Tuesday, February 19, 2013

Spelling and Writing

To quote my favorite storyteller: I ain’t no grammarian.
I have long marveled at the gaping trench that sometimes opens between the mysterious art of storytelling and the craft of writing.
Why are some writers competent technicians but lackluster storytellers? Why are some storytellers grammatically challenged?
Must the great ones be stellar in both aspects? Why?
{I suspect there are too many WHYs up there^.}
Back to my favorite storyteller, Ms., Fannie Flagg. (Yes, the Fried Green Tomatoes at the Whistle Stop Café and Can’t Wait to Get to Heaven Fannie Flagg.) There’s a quotation from her that has been a flag-post of sorts for me: I can’t spell worth a nickel, but no one can tell my stories the way I can.” Fannie used a saltier word for ‘nickel,’ but I’m not so pungent.
As it turns out, Ms. Flagg is dyslexic. She’s also a genius and a national treasure.
Maybe my point is that great writing is much more than technique. My father used to say that editors were invented to place the commas, but writing was vision first.
Like the old dilemma of whether to start from plot or character, both vision and technique matter. Try drinking nectar without a cup! But if it must be weighted, I’d tilt toward vision. A vision-less great technician is like an empty cup. Nice, sturdy, and leaves you thirsty.
This may be my excuse or justification of daring to write even though I’m grammatically challenged.
Fair enough. Now tell that to Fannie Flagg.


  1. My mom was really big on grammar when I was growing up, which might explain why I love it today. Still, I make a lot of mistakes while I draft because I don't stop to think about grammar when I'm trying to get a story down. I focus solely on the story. I'll worry about my grammar during revisions.

  2. I must admit that I'm a pretty big grammar dork. :-)But if letting go of grammar helps you create a story, then I think it's fine to throw it out the window in early drafts. I do tell my students, though, that when you're going to give your work to someone else, try to make it as error-free as possible so your readers will focus on the story and not the mistakes.

  3. One can always have someone else go through a manuscript for spelling and grammar after the story is finished. :)

  4. I read a book once that I enjoyed, but the writing felt off. Not bad, just awkward. I wondered if the writer's first language wasn't English. Later, I discovered she's dyslexic, and struggles to write (well, more so than most). So I think being comfortable with words, or not so comfortable, can come through... Personally, like Anna, I'm a pretty big grammar dork. And I think writing deserves our best. But I also think that great storytelling doesn't necessarily mean great writing.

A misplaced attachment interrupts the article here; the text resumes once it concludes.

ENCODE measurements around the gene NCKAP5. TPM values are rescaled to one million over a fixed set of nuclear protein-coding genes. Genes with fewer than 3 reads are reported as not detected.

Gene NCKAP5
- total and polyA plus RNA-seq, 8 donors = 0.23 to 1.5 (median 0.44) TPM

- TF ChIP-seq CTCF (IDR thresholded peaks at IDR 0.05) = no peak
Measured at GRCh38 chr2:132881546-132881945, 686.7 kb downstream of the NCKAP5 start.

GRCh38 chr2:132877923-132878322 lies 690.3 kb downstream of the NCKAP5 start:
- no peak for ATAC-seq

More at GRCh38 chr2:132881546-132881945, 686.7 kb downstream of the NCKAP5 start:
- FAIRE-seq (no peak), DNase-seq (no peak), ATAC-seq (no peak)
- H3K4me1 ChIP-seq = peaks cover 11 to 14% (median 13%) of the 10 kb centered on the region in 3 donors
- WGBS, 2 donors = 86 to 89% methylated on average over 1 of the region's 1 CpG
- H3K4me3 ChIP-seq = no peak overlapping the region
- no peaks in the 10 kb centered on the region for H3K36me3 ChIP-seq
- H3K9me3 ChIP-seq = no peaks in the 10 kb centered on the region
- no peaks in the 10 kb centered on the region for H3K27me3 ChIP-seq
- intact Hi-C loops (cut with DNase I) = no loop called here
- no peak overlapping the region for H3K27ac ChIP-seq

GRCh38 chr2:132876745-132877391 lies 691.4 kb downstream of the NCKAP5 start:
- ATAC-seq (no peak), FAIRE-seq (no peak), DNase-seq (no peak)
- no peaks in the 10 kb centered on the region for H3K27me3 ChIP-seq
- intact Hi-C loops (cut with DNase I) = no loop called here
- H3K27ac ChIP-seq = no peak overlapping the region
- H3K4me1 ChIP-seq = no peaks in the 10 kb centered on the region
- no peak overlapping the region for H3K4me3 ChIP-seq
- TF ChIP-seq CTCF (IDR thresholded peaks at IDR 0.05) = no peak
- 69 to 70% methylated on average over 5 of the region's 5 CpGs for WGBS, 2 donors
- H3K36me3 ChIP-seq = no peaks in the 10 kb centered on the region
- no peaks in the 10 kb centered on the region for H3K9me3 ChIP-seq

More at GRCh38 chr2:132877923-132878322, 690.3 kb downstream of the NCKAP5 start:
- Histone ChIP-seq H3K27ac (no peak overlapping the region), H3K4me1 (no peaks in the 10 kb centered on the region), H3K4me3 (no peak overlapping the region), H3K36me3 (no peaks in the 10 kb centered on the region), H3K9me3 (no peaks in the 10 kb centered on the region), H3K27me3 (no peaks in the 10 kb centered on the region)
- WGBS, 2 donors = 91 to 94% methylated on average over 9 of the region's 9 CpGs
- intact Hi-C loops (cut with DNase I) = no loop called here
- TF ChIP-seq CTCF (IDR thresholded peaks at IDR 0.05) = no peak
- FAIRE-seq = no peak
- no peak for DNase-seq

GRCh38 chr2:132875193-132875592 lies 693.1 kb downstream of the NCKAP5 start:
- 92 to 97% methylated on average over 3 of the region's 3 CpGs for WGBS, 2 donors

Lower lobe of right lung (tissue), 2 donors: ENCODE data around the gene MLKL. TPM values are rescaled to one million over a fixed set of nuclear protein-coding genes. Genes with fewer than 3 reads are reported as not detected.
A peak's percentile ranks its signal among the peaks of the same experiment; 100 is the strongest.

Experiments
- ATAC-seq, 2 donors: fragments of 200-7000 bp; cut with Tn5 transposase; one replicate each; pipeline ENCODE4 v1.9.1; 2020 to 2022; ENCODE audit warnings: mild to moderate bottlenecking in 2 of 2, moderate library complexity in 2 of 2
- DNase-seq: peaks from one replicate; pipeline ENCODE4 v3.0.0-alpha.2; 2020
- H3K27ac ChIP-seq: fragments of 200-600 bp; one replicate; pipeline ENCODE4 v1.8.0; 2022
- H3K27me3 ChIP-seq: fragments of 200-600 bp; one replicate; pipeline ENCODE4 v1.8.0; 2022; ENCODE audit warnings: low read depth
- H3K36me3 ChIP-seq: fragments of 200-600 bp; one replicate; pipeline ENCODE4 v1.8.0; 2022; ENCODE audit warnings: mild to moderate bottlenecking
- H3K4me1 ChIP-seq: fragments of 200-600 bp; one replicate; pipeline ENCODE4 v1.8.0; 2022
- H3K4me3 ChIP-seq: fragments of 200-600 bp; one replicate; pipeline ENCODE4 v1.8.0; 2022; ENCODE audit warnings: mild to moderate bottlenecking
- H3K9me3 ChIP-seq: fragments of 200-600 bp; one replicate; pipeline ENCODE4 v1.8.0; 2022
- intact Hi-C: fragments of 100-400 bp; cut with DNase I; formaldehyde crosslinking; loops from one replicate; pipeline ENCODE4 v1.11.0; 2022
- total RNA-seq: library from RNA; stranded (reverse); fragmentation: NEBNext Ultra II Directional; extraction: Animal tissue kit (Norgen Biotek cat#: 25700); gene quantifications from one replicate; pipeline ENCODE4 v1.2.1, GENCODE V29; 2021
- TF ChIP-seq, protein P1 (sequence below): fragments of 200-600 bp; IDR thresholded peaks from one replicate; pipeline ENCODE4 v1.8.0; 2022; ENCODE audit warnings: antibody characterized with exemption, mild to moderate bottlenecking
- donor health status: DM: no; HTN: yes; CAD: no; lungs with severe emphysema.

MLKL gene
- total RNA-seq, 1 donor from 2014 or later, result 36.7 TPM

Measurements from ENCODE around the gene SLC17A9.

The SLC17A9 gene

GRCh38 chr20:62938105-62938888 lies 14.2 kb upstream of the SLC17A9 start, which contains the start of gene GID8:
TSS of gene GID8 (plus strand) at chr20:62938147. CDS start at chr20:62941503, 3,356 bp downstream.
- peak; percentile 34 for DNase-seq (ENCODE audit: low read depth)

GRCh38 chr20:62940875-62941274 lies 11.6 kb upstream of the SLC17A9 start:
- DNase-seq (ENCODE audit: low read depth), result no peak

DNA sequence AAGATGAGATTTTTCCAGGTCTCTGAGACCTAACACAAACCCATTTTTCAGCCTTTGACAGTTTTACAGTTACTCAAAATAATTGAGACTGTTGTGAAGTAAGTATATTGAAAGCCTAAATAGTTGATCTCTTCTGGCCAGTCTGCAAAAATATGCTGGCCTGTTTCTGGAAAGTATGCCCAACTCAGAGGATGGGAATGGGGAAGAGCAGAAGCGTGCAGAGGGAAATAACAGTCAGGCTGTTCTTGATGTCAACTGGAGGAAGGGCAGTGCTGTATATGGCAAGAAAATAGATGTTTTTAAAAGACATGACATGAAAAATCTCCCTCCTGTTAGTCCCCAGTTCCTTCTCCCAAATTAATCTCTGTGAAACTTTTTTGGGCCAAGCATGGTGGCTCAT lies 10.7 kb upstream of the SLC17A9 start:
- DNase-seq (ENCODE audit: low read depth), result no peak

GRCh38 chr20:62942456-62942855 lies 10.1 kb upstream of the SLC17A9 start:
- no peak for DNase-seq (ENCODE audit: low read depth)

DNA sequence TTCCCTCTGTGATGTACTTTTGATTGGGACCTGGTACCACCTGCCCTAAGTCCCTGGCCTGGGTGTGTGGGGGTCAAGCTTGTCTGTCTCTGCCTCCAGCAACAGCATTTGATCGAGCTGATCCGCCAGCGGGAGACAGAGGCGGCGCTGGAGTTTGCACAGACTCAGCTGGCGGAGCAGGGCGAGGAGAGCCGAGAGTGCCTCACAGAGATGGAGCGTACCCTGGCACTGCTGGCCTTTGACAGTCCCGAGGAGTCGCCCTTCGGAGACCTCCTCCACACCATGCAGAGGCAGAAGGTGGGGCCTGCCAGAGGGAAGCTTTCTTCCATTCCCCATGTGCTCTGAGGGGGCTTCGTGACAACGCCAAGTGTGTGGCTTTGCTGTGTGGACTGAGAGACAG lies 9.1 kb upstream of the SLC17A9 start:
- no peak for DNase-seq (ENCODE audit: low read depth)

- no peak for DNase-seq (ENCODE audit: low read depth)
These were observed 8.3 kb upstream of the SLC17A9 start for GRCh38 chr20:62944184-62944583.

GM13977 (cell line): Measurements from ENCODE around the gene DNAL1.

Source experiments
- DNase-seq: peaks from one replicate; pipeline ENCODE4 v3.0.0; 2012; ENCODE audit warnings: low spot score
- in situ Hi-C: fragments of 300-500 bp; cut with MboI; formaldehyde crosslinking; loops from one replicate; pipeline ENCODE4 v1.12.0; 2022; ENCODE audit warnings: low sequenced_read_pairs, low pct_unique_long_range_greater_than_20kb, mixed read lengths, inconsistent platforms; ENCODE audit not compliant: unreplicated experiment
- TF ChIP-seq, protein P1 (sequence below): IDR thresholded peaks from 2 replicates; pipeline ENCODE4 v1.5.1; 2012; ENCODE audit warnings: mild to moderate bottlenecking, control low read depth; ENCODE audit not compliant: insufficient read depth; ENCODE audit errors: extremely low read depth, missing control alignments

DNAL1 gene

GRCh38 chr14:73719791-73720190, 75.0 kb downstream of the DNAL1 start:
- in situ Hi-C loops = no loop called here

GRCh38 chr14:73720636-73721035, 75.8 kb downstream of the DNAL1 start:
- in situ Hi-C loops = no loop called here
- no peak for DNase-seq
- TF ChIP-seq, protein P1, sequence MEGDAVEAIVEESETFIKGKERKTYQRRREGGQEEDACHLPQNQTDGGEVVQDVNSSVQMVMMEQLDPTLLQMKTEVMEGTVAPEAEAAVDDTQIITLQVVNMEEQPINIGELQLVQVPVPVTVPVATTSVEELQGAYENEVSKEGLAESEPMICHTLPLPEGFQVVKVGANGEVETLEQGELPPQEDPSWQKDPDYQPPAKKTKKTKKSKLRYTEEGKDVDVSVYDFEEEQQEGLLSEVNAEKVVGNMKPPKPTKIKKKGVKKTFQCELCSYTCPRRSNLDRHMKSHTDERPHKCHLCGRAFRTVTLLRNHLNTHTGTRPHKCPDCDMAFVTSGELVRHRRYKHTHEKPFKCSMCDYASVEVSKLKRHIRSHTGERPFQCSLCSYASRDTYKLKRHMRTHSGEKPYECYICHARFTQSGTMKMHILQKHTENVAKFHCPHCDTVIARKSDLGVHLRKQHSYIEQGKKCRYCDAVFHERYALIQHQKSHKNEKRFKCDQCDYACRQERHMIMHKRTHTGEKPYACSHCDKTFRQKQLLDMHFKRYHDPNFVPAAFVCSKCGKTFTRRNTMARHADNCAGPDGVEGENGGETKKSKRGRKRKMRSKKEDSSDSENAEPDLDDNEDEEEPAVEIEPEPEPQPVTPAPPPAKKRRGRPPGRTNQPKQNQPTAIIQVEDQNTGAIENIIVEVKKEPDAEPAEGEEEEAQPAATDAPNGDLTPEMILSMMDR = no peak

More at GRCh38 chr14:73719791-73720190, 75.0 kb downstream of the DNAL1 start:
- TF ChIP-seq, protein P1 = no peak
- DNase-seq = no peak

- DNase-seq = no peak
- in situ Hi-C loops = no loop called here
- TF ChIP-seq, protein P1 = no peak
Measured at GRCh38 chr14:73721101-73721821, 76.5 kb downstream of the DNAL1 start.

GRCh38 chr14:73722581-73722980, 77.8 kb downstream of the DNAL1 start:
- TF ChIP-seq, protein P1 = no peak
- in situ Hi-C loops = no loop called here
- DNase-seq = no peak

5. I have a related problem--I can tell stories on paper, but have a very difficult time articulating them out loud. Maybe the introverted part of me ties up my tongue?? As far as grammar and mechanics are concerned, that is (luckily) something that wonderful critique partners can help with during the revision stage. There are so many amazing writers who are faced with challenges (spelling issues, dyslexia, grammar, etc.) but who are wonderful storytellers, which proves that vision IS fundamentally more essential!
    Also, I love Fannie Flagg!

  6. I agree that vision is more important since others can help with the grammar and spelling, but I do notice mistakes, so I like for the end product not to have them because they tend to take me out of the story.

    Having said that, I'll admit I've become more tolerant of errors in recent years than I used to be, because I find myself making more and more of them as I get older. I used to never mess up things like its/it's and your/you're, and even though I still know the correct usage, I find errors in my writing often, including totally incorrect substitutions such as 'to' for 'the.' It's downright scary that my brain is sending different messages to my hands than I intend. :)

  7. Vision vs. Grammar - it's another one of those elusive balancing acts we must try to master!

  8. I'm a grammar hound, and I expect both good storytelling and good writing from myself. Among my students, I see a lot of good stories without the writing skills to get them out into the world. But I have yet to see a good writer who doesn't also have a good story.

  9. I think I love your father ;)

    I've worked hard to get a handle on and cut back on my comma use. Now I have an agent who is fond of the Oxford comma. I can't win :)

    1. Interestingly, this morning the Newbery medal winner Avi (of Crispin’s fame) blogged that he is even more challenged when it comes to spelling than I imagine I am. Not bad company.

  10. I suppose that's what editors are for: to correct our grammatical and spelling errors.

    I stopped reading a traditionally-published big- publisher novel 3/4 of the way through because, at about page 270, all the typos and copy-editing errors on that one page were so overwhelming that I gave up. It was as if the editor had an impossible deadline and ran out of time at page 269!